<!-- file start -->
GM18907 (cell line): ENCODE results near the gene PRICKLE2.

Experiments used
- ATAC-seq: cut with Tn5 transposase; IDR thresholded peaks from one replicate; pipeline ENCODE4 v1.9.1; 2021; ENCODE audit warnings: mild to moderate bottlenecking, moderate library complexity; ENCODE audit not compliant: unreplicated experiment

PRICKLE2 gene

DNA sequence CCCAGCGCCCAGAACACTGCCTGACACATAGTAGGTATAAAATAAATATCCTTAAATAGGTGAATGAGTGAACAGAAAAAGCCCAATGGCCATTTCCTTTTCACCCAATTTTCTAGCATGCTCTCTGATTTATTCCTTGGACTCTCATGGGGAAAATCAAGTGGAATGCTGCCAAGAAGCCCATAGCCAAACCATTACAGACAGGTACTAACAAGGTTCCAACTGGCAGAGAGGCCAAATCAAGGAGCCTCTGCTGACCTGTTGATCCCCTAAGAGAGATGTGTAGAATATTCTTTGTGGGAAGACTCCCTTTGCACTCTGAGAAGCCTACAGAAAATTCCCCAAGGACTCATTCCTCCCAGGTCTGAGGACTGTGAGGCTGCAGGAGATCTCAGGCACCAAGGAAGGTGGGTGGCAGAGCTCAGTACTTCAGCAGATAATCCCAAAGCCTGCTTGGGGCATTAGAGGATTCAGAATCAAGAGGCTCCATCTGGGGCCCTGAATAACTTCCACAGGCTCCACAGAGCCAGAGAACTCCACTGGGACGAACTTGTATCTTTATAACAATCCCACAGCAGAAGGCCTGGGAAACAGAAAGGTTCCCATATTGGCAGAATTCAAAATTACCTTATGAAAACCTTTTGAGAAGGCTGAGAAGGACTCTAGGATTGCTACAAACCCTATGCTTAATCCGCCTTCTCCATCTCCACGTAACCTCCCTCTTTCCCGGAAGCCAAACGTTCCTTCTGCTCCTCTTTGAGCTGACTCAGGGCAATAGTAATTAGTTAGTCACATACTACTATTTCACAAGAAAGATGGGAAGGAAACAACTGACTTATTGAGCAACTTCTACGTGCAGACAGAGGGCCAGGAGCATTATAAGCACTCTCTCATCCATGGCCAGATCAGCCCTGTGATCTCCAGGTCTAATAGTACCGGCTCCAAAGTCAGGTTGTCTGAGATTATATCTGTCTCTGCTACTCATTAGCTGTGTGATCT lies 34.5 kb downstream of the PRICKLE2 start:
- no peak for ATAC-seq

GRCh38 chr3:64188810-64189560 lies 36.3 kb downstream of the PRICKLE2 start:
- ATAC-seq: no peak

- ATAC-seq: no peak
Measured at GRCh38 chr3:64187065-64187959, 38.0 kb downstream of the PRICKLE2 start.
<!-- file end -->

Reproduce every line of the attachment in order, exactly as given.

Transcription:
GM18907 (cell line): ENCODE results near the gene PRICKLE2.

Experiments used
- ATAC-seq: cut with Tn5 transposase; IDR thresholded peaks from one replicate; pipeline ENCODE4 v1.9.1; 2021; ENCODE audit warnings: mild to moderate bottlenecking, moderate library complexity; ENCODE audit not compliant: unreplicated experiment

PRICKLE2 gene

DNA sequence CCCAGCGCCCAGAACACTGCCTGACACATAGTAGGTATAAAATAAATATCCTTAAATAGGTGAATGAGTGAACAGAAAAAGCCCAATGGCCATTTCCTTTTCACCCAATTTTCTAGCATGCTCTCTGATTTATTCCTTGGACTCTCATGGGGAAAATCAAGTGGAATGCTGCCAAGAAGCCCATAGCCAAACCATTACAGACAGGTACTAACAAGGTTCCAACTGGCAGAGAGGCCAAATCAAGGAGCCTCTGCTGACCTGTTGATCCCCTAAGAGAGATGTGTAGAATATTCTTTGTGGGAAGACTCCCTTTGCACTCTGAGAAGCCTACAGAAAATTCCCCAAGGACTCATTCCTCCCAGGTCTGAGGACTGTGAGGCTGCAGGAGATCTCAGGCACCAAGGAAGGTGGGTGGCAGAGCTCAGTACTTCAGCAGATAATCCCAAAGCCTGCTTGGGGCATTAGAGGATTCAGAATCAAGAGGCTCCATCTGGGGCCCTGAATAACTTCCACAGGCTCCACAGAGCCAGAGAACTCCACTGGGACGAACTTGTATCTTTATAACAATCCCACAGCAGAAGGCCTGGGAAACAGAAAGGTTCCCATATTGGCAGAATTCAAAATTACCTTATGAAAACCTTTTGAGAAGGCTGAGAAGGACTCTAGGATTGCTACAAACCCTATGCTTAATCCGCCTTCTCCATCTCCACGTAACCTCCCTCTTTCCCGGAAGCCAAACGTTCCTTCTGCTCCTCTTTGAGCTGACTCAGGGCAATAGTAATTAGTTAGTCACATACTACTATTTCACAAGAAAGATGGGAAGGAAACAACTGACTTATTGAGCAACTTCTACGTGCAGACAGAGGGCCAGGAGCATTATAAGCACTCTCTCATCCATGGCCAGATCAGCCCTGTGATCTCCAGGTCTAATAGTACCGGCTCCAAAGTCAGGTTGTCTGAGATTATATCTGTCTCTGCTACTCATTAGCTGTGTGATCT lies 34.5 kb downstream of the PRICKLE2 start:
- no peak for ATAC-seq

GRCh38 chr3:64188810-64189560 lies 36.3 kb downstream of the PRICKLE2 start:
- ATAC-seq: no peak

- ATAC-seq: no peak
Measured at GRCh38 chr3:64187065-64187959, 38.0 kb downstream of the PRICKLE2 start.